| NEW YORK
NEW YORK MBIA Inc's (MBI.N) insurance arm on
Friday lost its top rating from Fitch Ratings, which also cut
the parent company's ratings due to capital adequacy concerns.
MBIA Insurance Corp, the insurance arm of the world's
biggest bond insurer, saw its ratings fall to "AA," the third
highest, from a top rating of "AAA." Fitch also cut the parent
company by three notches to "A," the sixth highest, from "AA."
MBIA shares fell 4.5 percent to trade at $13.65 after the
"The market is already somewhat discounting the value of
the franchise," said Evan Rourke, portfolio manager with M.D.
Sass in New York.
Tom Spalding, portfolio manager at Nuveen Investments in
Chicago, said prices of municipal bonds insured by MBIA are
unlikely to cheapen after the Fitch downgrade but price
improvement will slow.
"Retail will still buy MBIA insurance, but I don't think
institutions are going to be quite as aggressive," Spalding
Prices of MBIA-insured munis have been edging higher since
Standard & Poor's and Moody's Investors Service affirmed the
guarantor's triple-A rating, Spalding said.
Some municipal issuers started using MBIA again because
rival Financial Security Assurance, owned by Dexia
(DEXI.BR)DEXI.PA, which boasts untainted top ratings from
three agencies, has gotten too expensive, Spalding said.
Fitch had been the last of the three major U.S. credit
rating agencies to still have the top "AAA" rating for MBIA's
insurance arm on review for downgrade.
"Fitch does not believe it will be possible for MBIA to
significantly improve its credit profile until the company can
more fully reestablish momentum in the financial guaranty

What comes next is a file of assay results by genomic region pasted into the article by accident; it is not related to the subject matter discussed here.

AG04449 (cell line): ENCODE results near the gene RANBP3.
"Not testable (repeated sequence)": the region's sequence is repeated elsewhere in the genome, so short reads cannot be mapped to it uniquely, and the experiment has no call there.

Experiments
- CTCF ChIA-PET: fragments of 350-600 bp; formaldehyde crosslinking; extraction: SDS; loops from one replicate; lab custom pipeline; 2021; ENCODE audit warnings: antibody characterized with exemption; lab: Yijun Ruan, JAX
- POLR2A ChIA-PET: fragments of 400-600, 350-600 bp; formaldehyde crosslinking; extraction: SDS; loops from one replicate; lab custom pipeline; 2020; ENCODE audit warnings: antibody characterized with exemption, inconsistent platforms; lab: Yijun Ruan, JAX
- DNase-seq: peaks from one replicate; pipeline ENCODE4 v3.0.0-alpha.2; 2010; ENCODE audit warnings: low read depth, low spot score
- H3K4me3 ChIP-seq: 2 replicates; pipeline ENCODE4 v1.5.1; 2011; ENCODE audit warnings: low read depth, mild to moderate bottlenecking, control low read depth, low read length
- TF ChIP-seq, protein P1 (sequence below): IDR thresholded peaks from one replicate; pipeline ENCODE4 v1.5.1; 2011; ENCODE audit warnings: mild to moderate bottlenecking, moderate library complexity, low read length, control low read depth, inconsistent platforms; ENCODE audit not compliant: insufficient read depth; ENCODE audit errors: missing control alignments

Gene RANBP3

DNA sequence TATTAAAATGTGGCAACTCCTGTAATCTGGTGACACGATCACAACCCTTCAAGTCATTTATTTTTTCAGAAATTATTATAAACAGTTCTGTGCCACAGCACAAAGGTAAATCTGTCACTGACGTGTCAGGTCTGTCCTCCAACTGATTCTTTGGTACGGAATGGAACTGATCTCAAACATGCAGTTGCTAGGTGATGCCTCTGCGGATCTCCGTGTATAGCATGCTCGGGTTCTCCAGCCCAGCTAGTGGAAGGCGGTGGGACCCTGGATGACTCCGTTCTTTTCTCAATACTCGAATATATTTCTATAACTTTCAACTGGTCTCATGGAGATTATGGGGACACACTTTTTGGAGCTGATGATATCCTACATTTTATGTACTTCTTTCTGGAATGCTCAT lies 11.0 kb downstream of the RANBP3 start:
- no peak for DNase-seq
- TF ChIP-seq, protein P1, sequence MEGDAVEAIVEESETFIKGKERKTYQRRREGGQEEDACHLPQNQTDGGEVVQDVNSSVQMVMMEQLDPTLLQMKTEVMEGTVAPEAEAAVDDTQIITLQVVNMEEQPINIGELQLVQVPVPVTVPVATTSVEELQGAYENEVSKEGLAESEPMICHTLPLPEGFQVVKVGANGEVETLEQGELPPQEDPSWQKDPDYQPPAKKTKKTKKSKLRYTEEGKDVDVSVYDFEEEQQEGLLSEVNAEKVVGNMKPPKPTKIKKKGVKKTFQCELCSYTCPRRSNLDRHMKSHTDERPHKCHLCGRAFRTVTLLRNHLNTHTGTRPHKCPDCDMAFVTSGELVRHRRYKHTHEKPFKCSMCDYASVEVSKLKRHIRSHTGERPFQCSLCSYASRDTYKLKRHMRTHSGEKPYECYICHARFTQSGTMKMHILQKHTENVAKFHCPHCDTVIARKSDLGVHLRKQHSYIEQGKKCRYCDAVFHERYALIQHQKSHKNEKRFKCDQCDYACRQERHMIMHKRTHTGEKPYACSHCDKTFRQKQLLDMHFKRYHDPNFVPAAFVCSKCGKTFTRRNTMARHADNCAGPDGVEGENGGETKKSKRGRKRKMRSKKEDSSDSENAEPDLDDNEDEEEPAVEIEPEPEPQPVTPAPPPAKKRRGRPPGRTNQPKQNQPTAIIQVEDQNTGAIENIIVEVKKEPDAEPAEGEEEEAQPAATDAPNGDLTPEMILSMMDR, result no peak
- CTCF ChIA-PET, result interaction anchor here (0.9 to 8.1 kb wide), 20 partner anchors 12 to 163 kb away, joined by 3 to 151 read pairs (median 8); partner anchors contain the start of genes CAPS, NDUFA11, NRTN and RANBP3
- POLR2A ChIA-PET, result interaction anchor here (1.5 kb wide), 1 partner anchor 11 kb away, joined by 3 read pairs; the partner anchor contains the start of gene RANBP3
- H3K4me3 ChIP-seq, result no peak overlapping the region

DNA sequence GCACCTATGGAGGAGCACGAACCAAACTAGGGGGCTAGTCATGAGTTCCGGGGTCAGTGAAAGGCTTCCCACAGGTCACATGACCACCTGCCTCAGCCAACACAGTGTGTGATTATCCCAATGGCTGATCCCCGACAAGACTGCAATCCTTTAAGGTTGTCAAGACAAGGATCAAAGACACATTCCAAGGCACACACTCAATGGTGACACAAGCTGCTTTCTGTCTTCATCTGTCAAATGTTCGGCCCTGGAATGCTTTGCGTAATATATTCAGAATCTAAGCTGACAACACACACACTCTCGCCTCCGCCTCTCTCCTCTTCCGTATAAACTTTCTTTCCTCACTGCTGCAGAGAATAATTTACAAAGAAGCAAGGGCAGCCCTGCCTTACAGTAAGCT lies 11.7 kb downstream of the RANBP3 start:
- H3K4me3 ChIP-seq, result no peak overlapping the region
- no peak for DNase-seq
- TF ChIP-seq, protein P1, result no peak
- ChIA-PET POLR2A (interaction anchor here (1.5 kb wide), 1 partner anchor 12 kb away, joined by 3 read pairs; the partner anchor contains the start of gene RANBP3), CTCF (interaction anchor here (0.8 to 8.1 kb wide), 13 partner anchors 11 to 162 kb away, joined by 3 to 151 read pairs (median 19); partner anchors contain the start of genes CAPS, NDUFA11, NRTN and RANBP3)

market, especially in the core U.S. municipal finance sector,"
Fitch said in a statement.
Fitch said the company's claims-paying resources are as
much as $3.8 billion below target for a "AAA" rating. Fitch
also noted it expects the company's losses from collateralized
debt obligations to reach as high as $4.9 billion.
"We respectfully disagree with Fitch's conclusions," MBIA
Chief Financial Officer C. Edward Chaplin said in a statement
on Friday. "MBIA has a balance sheet that is among the
strongest in the industry with over $17 billion in
claims-paying resources, and has a high quality insured
portfolio, factors which we believe enable MBIA to meet severe
economic stress scenarios."
MBIA had asked Fitch to withdraw its ratings on March 7,
and on March 24 Fitch said it planned to keep rating the
MBIA said in a statement at the time that Fitch's rating
process differed from those of other agencies, and that in
turbulent times, there was a risk of misinterpretation.
Fitch also said it maintains a negative outlook for MBIA,
which means more cuts are possible.
"My reaction is 'big deal,"' said Jim Ryan, an insurance
analyst at Morningstar. "MBIA has two of the more important
rating agencies standing behind them, and for now, that's
(Reporting by Dan Wilchins and Anastasija Johnson; Editing
by Leslie Adler)